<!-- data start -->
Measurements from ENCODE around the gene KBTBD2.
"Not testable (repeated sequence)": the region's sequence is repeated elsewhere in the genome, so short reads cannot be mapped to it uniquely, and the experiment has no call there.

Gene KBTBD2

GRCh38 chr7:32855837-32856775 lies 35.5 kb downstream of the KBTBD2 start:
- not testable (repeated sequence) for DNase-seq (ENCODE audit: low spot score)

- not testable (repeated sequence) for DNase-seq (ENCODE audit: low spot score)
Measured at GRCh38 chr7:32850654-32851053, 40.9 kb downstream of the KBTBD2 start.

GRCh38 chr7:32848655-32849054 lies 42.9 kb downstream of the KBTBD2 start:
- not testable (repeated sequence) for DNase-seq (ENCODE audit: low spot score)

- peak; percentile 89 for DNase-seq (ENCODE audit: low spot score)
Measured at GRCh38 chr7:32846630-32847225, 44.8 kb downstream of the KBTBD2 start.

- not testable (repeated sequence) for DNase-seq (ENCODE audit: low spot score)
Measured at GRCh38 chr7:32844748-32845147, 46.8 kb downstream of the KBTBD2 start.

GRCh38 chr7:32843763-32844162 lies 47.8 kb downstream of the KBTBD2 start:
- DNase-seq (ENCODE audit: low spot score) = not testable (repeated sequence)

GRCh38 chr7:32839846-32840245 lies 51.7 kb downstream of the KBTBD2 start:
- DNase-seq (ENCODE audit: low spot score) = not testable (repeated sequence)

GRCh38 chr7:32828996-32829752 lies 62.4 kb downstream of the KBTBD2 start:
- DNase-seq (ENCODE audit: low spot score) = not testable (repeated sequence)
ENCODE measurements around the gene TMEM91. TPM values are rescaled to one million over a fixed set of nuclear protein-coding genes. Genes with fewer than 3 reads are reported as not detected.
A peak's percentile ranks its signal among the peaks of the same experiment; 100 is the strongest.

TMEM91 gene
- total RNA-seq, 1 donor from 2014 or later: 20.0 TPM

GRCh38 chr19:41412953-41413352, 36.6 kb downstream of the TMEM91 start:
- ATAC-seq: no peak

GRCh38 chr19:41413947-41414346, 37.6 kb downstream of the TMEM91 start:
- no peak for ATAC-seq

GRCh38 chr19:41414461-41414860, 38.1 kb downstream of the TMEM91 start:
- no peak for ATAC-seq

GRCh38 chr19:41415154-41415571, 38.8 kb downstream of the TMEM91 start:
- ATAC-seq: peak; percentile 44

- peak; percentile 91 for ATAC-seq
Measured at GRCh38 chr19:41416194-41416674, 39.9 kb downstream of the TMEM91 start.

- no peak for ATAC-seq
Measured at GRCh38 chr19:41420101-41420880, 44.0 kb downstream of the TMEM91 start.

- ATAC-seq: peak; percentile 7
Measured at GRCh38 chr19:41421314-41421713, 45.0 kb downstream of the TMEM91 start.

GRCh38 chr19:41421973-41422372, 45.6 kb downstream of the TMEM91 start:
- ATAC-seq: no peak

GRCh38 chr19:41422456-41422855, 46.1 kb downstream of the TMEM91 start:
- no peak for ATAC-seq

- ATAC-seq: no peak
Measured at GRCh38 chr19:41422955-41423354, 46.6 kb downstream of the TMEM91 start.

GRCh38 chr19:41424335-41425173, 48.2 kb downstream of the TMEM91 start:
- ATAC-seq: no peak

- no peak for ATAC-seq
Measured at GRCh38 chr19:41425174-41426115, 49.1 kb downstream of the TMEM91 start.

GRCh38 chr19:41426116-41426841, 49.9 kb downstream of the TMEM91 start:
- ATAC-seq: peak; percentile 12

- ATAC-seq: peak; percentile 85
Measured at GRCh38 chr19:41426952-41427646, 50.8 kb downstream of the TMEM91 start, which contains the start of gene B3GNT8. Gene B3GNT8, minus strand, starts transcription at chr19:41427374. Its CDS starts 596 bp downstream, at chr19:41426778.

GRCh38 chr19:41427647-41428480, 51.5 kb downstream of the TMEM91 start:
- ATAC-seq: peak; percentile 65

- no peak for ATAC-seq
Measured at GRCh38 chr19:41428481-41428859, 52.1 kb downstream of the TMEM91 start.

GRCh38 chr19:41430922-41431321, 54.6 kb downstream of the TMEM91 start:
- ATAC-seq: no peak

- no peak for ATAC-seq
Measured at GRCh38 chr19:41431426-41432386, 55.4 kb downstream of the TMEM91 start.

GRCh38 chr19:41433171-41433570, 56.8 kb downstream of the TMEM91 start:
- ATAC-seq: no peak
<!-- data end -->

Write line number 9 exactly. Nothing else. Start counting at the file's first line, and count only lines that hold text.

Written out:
- not testable (repeated sequence) for DNase-seq (ENCODE audit: low spot score)